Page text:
# Structures

C structures are special, large variables which contain several named variables inside. Structures are the basic foundation for objects and classes in C. Structures are used for:

• Serialization of data
• Passing multiple arguments in and out of functions through a single argument
• Data structures such as linked lists, binary trees, and more

The most basic example of structures are points, which are a single entity that contains two variables - `x` and `y`. Let's define a point:

``````struct point {
int x;
int y;
};
``````

Now, let's define a new point, and use it. Assume the function `draw` receives a point and draws it on a screen. Without structs, using it would require two arguments - each for every coordinate:

``````/* draws a point at 10, 5 */
int x = 10;
int y = 5;
draw(x, y);
``````

Using structs, we can pass a point argument:

``````/* draws a point at 10, 5 */
struct point p;
p.x = 10;
p.y = 5;
draw(p);
``````

To access the point's variables, we use the dot `.` operator.

### Typedefs

Typedefs allow us to define types with a different name - which can come in handy when dealing with structs and pointers. In this case, we'd want to get rid of the long definition of a point structure. We can use the following syntax to remove the `struct` keyword from each time we want to define a new point:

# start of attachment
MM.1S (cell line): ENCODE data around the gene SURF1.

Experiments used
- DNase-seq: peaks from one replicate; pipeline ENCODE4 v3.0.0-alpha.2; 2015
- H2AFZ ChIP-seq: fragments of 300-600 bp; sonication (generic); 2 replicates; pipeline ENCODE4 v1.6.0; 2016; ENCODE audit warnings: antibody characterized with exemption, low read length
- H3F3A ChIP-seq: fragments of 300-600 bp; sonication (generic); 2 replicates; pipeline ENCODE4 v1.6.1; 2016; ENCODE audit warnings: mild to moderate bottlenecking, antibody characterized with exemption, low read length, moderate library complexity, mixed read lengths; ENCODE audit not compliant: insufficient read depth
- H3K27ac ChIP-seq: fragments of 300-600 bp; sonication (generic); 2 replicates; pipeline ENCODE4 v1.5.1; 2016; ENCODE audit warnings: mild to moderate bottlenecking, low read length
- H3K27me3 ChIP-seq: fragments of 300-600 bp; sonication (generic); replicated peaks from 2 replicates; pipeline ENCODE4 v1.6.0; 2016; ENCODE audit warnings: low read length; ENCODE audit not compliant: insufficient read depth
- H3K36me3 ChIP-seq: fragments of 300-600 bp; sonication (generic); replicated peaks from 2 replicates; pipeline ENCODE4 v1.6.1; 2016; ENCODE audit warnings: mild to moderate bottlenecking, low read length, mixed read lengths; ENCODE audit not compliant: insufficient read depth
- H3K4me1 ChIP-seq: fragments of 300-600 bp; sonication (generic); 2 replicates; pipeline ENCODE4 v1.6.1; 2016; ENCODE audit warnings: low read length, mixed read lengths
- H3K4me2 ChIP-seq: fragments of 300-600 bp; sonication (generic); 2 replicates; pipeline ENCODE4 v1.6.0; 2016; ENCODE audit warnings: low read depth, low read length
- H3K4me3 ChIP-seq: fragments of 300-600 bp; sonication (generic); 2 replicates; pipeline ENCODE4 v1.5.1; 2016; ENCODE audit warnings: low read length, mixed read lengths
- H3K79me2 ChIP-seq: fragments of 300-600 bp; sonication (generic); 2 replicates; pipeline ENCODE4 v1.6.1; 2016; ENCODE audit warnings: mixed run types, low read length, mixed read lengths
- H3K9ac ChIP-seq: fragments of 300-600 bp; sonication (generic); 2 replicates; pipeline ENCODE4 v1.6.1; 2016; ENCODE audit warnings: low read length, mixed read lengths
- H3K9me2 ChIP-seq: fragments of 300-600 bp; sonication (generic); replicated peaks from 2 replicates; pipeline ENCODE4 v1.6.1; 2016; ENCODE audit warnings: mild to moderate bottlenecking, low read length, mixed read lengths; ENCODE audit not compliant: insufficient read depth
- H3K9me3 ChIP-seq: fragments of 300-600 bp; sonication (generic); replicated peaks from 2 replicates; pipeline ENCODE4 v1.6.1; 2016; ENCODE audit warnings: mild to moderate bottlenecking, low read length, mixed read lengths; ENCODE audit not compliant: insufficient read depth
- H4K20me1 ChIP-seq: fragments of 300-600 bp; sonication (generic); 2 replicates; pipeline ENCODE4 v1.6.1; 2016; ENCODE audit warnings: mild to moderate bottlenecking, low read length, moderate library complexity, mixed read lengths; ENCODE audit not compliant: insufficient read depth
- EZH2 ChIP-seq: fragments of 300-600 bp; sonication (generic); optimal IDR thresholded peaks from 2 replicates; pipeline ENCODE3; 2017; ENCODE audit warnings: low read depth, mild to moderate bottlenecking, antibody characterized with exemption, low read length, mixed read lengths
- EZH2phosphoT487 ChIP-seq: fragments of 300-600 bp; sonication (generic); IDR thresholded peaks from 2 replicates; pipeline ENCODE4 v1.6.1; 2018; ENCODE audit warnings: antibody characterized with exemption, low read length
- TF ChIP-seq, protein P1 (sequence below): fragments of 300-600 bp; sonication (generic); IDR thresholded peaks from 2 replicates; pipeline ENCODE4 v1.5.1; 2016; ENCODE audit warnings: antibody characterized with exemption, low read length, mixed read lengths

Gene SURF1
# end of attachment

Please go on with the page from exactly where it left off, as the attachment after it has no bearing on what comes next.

``````typedef struct {
int x;
int y;
} point;
``````

This will allow us to define a new point like this:

``````point p;
``````

Structures can also hold pointers - which allows them to hold strings, or pointers to other structures as well - which is their real power. For example, we can define a vehicle structure in the following manner:

``````typedef struct {
char * brand;
int model;
} vehicle;
``````

Since brand is a char pointer, the vehicle type can contain a string (which, in this case, indicates the brand of the vehicle).

``````vehicle mycar;
mycar.brand = "Ford";
mycar.model = 2007;
``````

## Exercise

Define a new data structure, named "person", which contains a string (pointer to char) called `name`, and an integer called `age`.